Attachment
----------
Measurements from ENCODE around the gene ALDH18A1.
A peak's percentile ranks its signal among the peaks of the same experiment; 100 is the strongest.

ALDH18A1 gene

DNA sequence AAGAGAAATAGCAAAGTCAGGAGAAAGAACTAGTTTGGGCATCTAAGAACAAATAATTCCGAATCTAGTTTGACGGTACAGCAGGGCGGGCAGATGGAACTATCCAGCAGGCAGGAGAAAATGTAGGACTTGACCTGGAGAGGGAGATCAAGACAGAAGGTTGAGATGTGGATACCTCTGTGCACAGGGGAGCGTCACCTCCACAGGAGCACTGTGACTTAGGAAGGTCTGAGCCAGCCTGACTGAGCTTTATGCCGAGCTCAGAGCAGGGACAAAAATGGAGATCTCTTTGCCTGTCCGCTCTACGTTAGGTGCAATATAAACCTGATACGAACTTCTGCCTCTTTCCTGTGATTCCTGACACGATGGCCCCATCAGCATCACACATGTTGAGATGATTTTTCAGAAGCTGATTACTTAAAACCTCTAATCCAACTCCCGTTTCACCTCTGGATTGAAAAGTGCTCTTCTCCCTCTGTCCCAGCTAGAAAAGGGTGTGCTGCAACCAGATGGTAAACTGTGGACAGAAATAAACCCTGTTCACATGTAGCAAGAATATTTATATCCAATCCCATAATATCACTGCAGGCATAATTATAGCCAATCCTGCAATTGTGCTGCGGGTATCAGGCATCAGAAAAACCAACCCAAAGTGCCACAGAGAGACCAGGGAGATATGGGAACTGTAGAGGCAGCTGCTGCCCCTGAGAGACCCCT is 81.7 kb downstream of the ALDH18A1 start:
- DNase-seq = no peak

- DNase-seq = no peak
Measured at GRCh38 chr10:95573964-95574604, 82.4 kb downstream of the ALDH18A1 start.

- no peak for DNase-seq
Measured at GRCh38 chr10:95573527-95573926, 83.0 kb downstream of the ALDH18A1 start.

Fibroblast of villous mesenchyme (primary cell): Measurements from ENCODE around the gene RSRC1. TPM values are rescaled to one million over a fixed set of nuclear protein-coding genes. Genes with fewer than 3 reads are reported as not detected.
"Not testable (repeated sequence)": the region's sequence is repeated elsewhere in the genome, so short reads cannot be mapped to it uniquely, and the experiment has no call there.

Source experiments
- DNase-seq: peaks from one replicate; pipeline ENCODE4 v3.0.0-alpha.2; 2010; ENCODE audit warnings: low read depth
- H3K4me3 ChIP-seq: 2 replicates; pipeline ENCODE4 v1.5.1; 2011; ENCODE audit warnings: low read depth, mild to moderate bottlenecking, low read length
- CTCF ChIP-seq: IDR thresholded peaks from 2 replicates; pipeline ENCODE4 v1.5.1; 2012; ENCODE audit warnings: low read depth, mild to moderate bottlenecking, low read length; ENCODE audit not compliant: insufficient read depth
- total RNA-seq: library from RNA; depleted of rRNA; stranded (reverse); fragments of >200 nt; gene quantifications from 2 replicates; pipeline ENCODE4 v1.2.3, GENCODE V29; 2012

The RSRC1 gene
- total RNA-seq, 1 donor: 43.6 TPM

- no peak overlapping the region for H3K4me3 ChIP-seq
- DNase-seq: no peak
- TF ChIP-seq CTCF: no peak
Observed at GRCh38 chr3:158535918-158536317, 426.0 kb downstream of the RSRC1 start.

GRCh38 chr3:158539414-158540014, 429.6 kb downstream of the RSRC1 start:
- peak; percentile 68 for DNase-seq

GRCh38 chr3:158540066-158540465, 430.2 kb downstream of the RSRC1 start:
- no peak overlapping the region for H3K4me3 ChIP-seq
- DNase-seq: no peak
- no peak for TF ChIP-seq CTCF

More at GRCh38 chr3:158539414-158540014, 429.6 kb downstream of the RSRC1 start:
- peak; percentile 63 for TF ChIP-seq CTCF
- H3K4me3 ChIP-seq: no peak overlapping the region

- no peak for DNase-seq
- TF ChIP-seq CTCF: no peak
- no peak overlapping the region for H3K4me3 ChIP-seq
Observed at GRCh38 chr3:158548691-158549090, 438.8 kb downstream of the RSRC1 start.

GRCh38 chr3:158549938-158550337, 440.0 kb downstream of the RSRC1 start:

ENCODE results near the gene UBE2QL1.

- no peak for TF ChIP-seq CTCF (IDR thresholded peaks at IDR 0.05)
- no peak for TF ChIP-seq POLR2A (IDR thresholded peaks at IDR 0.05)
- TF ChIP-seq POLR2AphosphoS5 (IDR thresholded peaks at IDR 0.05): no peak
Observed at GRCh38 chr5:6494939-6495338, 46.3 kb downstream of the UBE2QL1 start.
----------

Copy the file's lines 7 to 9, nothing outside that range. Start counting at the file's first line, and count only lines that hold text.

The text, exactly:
Measured at GRCh38 chr10:95573964-95574604, 82.4 kb downstream of the ALDH18A1 start.

- no peak for DNase-seq
Measured at GRCh38 chr10:95573527-95573926, 83.0 kb downstream of the ALDH18A1 start.